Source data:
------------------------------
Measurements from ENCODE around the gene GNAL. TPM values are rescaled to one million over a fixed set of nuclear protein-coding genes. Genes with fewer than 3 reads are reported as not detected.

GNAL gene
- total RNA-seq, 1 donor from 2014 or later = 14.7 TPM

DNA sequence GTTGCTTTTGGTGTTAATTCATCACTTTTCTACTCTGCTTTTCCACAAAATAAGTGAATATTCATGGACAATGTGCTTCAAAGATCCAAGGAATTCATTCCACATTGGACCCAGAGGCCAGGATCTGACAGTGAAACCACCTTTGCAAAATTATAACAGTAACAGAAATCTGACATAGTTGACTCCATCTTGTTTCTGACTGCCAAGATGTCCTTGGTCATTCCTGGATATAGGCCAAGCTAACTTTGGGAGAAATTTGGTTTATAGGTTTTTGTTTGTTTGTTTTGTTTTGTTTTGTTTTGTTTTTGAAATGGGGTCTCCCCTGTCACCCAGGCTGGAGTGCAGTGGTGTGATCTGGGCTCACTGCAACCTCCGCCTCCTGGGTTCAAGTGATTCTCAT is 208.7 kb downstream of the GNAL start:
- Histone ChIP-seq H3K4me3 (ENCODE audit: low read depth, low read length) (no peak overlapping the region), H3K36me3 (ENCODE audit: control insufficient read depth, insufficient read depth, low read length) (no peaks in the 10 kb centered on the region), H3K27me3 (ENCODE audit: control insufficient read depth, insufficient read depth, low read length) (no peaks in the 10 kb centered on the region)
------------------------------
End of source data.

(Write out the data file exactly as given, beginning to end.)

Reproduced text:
Measurements from ENCODE around the gene GNAL. TPM values are rescaled to one million over a fixed set of nuclear protein-coding genes. Genes with fewer than 3 reads are reported as not detected.

GNAL gene
- total RNA-seq, 1 donor from 2014 or later = 14.7 TPM

DNA sequence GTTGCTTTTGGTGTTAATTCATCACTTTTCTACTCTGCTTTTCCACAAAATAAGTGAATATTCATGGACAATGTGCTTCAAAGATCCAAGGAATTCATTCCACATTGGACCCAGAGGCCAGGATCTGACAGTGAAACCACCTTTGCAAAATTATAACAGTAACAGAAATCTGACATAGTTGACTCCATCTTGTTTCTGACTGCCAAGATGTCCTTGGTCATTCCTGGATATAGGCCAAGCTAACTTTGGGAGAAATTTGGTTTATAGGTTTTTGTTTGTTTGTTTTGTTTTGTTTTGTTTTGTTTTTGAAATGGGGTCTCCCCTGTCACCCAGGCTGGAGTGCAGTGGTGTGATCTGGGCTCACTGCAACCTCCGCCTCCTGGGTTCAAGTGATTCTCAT is 208.7 kb downstream of the GNAL start:
- Histone ChIP-seq H3K4me3 (ENCODE audit: low read depth, low read length) (no peak overlapping the region), H3K36me3 (ENCODE audit: control insufficient read depth, insufficient read depth, low read length) (no peaks in the 10 kb centered on the region), H3K27me3 (ENCODE audit: control insufficient read depth, insufficient read depth, low read length) (no peaks in the 10 kb centered on the region)